This is a different homework assignment for the week. Usually Joe and Adam of the At Odds with Wrestling podcast assign a wrestling event for each other and the listeners to watch. This week is the debut episode of the new Starz TV show, Heels. I watched it without knowing anything other than TV’s Green Arrow, Stephen Amell is the star and it’s about wrestling.
Honestly, after watching the first episode I’m not sure what I think. It wasn’t what I expected, for sure. There’s some interesting wrestling moments, but obviously the show is about something so much bigger. But what?
First the wrestling, because that’s what we’re here for. Amell’s character, Jack Spade, inherited his father’s independent wrestling promotion, Dewey Wrestling League. Jack is the main booker, spends the money, and is the current champion. Most of the guys live in the same town and that is part of the story I’m sure we will see more of later. Wrestling is “real” but this is also your neighbor, the kid you went to school with. Jack’s brother, Ace Spade, is the top face and might have “it”. He’s being looked at to “go north” and he knows it. Problem is, he’s an asshole. He feels like the whole town, maybe the whole world, owes him something and he’s going to take it. Ace feels like he should be champion, everything should be about him, and his brother is just jealous and standing in the way. There’s a rough scene in a local grocery store where Ace is just the biggest jerk anyone has ever met, hours before he’s expecting these same people to cheer him. That story alone is fascinating and I’m curious where it will go.
But even bigger is Jack’s own story. I mean the show is called Heels. At first I’m seeing Jack as being a heel to help. He will take all the heat, and all the hate, to help make his company bigger. He’s burdened with his brother. He has to be a one man show. A tragic hero. But no, he’s just as bad as his brother. It manifests in different ways though.
Jack puts himself first through the company. I have to write, I have to buy stuff, I have to miss obligations. No you don’t. He chooses to. He chooses to be a martyr for DWL because it is all about him.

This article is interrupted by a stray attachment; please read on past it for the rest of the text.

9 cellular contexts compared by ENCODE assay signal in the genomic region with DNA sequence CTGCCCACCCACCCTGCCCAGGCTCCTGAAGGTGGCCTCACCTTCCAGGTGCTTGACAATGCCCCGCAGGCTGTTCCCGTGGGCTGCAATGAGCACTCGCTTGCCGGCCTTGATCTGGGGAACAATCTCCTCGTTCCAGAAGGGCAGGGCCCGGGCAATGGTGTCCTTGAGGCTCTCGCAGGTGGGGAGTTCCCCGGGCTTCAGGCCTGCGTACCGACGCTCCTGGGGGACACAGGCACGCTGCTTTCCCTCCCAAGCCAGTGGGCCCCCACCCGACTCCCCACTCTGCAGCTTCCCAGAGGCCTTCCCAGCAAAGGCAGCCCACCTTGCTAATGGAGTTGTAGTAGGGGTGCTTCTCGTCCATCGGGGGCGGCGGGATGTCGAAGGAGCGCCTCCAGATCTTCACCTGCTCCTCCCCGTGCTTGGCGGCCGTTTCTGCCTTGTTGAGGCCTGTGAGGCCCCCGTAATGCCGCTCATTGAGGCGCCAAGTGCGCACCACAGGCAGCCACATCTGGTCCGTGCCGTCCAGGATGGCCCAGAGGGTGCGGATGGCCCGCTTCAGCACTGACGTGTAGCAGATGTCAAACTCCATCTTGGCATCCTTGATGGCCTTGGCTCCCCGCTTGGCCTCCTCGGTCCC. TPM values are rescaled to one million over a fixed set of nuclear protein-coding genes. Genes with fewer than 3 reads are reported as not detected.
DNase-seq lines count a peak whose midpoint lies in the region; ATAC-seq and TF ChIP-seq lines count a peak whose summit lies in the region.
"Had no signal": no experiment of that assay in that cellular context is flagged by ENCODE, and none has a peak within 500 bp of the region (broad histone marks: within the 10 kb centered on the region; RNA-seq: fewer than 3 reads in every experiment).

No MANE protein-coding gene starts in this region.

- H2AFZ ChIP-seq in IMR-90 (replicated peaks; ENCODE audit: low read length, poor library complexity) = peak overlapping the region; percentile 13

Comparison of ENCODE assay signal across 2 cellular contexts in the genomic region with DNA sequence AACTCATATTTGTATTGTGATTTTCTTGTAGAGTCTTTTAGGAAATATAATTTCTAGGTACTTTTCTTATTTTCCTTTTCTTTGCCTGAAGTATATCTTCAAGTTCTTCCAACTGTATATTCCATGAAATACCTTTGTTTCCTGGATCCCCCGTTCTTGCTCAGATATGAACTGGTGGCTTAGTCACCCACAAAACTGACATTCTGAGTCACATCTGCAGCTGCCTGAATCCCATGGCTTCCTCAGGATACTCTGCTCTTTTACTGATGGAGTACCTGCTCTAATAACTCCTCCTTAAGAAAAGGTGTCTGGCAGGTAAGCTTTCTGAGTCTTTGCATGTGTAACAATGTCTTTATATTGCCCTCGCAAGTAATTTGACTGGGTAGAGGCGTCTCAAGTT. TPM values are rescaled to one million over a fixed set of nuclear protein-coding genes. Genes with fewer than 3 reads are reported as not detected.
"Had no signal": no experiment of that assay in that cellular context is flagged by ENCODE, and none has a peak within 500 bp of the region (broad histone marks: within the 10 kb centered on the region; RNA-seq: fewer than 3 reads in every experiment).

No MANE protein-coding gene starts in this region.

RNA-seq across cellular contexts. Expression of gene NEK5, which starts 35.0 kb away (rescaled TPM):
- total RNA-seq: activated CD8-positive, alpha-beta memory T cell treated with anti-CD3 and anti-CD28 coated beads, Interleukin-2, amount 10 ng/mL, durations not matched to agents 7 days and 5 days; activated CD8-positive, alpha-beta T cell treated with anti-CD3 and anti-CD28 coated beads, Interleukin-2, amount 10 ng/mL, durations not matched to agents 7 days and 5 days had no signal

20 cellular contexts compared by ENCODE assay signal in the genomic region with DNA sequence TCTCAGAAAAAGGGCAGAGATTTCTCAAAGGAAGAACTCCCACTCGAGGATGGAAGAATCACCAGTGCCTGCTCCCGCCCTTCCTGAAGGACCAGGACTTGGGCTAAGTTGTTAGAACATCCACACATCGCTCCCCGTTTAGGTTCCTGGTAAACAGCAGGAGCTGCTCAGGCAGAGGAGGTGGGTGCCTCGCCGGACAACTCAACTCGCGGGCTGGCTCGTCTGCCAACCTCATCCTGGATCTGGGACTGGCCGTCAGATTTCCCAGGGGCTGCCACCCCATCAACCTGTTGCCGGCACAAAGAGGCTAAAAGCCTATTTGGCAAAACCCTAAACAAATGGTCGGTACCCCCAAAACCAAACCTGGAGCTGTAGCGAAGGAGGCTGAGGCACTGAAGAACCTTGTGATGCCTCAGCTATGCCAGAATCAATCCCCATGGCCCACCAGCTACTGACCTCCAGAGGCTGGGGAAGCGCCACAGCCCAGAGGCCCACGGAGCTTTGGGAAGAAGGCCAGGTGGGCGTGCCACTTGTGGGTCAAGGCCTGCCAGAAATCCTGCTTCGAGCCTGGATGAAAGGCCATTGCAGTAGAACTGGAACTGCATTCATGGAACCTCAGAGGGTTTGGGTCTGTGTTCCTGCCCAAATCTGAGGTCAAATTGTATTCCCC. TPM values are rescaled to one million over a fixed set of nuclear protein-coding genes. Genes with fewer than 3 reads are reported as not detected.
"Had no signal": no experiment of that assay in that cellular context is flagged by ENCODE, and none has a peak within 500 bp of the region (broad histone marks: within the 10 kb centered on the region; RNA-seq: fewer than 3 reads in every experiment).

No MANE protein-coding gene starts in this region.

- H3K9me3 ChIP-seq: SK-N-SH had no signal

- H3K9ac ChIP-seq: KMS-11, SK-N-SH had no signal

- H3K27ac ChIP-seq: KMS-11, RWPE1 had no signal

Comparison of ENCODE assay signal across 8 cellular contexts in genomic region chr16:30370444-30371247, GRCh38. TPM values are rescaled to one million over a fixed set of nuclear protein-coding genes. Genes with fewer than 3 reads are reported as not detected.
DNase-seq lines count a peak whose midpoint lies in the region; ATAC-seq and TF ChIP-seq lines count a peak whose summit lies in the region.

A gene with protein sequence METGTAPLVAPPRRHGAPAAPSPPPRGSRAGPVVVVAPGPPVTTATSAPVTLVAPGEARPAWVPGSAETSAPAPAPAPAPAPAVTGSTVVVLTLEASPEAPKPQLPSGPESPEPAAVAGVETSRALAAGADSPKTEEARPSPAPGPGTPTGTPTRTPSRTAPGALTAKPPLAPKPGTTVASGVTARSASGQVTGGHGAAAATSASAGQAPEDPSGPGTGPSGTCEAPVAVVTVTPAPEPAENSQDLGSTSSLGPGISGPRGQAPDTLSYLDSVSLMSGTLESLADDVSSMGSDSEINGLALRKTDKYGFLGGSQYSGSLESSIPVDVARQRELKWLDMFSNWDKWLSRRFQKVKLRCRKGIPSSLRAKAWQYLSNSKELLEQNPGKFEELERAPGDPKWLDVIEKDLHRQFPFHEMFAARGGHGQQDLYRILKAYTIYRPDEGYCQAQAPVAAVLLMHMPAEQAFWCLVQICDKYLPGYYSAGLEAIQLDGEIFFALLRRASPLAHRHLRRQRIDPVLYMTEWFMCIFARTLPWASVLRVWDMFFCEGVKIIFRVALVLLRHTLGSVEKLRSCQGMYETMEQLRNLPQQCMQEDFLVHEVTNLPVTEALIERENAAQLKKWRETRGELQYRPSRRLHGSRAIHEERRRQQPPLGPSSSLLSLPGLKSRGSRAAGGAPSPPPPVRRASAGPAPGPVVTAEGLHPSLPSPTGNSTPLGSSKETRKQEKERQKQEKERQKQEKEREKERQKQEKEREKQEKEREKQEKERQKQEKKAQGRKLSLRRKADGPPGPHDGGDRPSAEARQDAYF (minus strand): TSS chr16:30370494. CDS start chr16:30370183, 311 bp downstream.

Jack’s wife feels unappreciated and is begging to help. His son thinks Ace is a hero. Jack has an assistant or something and I’m not quite sure what her deal is yet but while she gets him moving it is still his final call. There’s a rival promoter who will feature more in the next episode. There’s an alumni talent who made it big and is now back in town pumping up Ace. All of this leaving Jack thinking it’s all about him. His wife, his kid, his company, his town. It is up to him to save it all when in reality if he could let go of some control and have other people help, he might actually move further forward than he is on his own.
I listen to Kevin Smith’s Fatman Beyond podcast and one of the things his co-host Marc Bernardin has taught me is finding the truth in the story. What is the point, what is the journey, what is the bigger human story that is being told. This isn’t a show about wrestling. Wrestling is the platform, the McGuffin, the 450 springboard from which to tell another story.
So I think this is a story about two warring princes. Their father, the King, has passed. Both feel a legitimate claim to the throne but only one can have it. One is already ruling and will not be questioned. One is looking to other lands and greener pastures to see if he can rule and over shadow his brother.
Look at any old article when wrestling was huge and you’ll see the staff writer call it an Elizabethan drama with headlocks and spandex. Heels is actually going to do that. The valet’s story is going to get more interesting. There’s going to be a death. There’s going to be a downfall. There isn’t going to be a true good guy in this.
But, there’s also lots of shows like this too. The only difference here is the wrestling angle. From Game of Thrones to Sons of Anarchy I’ve watched people war over their turf. Episode 1 was interesting. Episode 2 has to really hook me and let me know why this version of the story is different and demands my attention. The wrestling alone isn’t enough to stick around for the season.